He therefore appealed to the government to as a matter of urgency provide security personnel to the area to protect the people and maintain law and order.

“We have a vast arable land, our area (Dansadau axis) is the heartbeat of Zamfara State as we produce grains massively for food security and economic development and anyone in Zamfara knows this is a fact.

“I am hereby urging our leaders to ensure they discharge their responsibilities effectively in terms of maintaining law and order in communities for peace to rain among citizens and to enable us to worship God properly,” he appealed.

Alh Adamu noted that no single village in Mutunji community was having an active primary, secondary school, noting that even Qur’anic schools that used to admit students from even neighboring states are now shut down.

“I can also count over ten (10) Jumu’at Mosques under my watch in Mutunji district that are completely shut down,” he lamented.

He listed the mosques shut down due to the persistent banditry activities in the area to include Jesa Jumuat Mosque, Jesa-ta-biyu, Kasambo jumuat Mosque, Fankashi Mosque, Guro Mosque, Dogon Ruwa Mosque, Danfasa Mosque Tungar Baushi Mosque; Babban Kwari Mosque.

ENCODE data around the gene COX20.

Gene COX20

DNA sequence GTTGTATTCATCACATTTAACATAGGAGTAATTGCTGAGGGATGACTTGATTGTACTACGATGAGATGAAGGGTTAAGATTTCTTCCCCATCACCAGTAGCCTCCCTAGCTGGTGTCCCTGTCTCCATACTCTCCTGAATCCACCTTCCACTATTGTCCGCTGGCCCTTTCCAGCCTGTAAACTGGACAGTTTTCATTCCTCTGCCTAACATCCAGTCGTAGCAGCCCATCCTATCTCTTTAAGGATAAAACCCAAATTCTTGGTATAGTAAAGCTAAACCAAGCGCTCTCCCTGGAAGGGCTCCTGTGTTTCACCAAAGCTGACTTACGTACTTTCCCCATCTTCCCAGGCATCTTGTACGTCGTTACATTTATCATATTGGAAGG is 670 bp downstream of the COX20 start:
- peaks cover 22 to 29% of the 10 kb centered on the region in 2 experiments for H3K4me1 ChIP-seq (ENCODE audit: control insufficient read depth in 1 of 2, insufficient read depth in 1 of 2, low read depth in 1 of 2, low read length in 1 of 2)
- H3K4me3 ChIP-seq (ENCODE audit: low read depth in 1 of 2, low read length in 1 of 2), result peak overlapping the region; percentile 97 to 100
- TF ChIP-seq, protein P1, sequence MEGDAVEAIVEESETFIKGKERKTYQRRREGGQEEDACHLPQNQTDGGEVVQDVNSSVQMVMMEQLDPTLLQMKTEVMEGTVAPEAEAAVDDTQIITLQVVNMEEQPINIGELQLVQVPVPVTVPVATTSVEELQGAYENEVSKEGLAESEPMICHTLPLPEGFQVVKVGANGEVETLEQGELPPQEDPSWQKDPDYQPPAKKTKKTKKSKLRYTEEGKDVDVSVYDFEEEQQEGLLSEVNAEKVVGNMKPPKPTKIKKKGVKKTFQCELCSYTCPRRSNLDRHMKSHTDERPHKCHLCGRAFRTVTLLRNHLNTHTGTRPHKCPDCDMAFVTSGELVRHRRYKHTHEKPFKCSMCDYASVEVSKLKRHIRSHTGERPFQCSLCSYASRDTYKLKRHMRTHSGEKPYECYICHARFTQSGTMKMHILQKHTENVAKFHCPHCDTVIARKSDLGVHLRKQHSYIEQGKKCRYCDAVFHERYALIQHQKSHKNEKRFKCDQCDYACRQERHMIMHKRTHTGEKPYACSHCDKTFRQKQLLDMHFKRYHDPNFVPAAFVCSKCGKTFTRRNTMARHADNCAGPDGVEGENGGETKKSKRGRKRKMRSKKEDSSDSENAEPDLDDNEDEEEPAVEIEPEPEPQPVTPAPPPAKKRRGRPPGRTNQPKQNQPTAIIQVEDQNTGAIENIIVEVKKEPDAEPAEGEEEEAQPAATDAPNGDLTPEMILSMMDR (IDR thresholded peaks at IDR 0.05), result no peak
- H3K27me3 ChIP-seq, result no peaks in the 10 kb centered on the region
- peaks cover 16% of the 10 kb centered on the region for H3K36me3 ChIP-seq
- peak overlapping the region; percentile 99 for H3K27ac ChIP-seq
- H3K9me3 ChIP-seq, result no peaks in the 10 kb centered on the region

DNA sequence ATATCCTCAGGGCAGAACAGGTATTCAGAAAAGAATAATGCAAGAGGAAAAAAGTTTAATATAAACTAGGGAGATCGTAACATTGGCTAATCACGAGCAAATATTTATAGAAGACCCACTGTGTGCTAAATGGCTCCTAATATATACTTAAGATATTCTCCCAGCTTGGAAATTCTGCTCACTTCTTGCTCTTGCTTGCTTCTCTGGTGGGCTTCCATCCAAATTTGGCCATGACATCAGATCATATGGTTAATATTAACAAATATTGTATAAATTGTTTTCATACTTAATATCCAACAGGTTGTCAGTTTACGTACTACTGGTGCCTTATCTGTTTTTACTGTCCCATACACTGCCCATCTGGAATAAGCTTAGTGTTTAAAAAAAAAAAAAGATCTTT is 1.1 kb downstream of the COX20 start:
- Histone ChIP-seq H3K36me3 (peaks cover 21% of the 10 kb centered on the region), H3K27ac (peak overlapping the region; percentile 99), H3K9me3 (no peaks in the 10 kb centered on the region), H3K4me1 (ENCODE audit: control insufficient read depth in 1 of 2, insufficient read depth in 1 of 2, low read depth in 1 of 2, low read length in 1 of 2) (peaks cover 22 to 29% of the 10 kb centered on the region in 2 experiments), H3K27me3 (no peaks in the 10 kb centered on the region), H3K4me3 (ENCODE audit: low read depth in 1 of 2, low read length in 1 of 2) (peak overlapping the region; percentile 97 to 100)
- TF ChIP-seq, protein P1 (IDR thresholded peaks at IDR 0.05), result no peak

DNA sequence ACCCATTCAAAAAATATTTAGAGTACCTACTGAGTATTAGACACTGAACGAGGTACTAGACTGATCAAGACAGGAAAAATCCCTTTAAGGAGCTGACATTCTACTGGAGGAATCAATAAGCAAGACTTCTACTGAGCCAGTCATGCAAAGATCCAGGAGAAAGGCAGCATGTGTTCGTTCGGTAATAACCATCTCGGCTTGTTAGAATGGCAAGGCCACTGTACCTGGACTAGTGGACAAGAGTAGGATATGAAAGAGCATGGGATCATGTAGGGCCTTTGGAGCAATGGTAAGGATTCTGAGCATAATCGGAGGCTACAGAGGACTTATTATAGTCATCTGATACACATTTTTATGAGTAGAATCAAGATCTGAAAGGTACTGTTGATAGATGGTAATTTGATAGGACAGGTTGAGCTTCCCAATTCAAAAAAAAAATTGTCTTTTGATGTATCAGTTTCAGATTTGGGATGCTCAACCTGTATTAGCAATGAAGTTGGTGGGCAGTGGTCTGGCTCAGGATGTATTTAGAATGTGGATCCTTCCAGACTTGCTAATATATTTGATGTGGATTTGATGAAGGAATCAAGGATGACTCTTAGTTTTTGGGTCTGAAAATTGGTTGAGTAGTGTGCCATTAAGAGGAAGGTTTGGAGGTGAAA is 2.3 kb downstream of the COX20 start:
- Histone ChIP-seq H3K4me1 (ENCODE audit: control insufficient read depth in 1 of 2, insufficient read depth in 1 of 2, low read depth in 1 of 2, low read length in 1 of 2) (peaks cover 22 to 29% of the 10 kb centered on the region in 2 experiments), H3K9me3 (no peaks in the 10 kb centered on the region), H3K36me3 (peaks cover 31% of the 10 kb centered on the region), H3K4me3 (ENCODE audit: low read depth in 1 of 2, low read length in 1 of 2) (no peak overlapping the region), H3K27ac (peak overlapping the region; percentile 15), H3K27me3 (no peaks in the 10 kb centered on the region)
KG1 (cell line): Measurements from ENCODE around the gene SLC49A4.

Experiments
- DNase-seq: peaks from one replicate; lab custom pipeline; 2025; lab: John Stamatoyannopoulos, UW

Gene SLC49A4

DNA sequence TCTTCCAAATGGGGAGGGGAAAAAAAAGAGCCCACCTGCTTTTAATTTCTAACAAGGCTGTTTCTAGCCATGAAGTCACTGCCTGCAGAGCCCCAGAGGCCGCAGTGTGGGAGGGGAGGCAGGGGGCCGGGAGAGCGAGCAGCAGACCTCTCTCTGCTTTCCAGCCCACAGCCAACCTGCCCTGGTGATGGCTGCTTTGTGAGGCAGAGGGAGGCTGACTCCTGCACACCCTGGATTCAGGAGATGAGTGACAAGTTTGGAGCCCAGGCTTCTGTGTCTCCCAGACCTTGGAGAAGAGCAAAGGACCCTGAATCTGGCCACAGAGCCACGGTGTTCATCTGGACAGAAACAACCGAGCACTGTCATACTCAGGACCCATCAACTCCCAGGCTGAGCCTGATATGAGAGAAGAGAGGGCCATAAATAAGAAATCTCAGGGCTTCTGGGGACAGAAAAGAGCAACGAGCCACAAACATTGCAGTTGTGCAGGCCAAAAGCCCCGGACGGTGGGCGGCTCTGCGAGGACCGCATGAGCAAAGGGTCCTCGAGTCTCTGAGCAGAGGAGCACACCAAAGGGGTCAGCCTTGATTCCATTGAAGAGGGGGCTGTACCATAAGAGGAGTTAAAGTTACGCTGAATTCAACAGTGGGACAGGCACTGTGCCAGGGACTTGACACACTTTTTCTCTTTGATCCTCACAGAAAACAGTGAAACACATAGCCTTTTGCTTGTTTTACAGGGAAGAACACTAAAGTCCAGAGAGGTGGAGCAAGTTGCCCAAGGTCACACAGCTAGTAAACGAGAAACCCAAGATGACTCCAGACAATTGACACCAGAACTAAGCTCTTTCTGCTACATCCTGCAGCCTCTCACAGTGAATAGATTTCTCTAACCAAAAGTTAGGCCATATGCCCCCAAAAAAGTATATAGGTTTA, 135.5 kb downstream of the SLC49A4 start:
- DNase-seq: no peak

The ICIR observed that the bandits use the vast forests in the state as their hideouts (camps and enclaves). Because majority of them pastoralists, they know the terrains in the forest better that the security operatives, making it difficult to track them.

It was also observed that all the 14 local government areas of the state are facing serious challenges of the banditry with villagers in rural, hard-to-reach areas suffering more than others in urban areas.

The bandits also block roads at will to kidnap commuters and travelers for ransom as they bear sophisticated weapons, even better than that of the security operatives.

Major and popular bandits warlords in Zamfara state include Kachalla Bello AKA Turji, operating around Shinkafi LGA axis, northern parts of Maradun LGA in Zamfara state and Isah Sabon Birni, Goronyo in Sokoto State and some parts of Niger Republic at the border; Kachalla Halilu Sububu who security reports described as the major supplier of arms, operating around Sububu Forest, Villages of Faru, Janbako, Gora, Kwanar Nono, and others in Maradun and Bakura LGAs along Kwanar Boko to Colony road; Dan-Sadiya, who terrorises the people of Kaura Namoda, Bungudu and Birnin Magaji LGAs.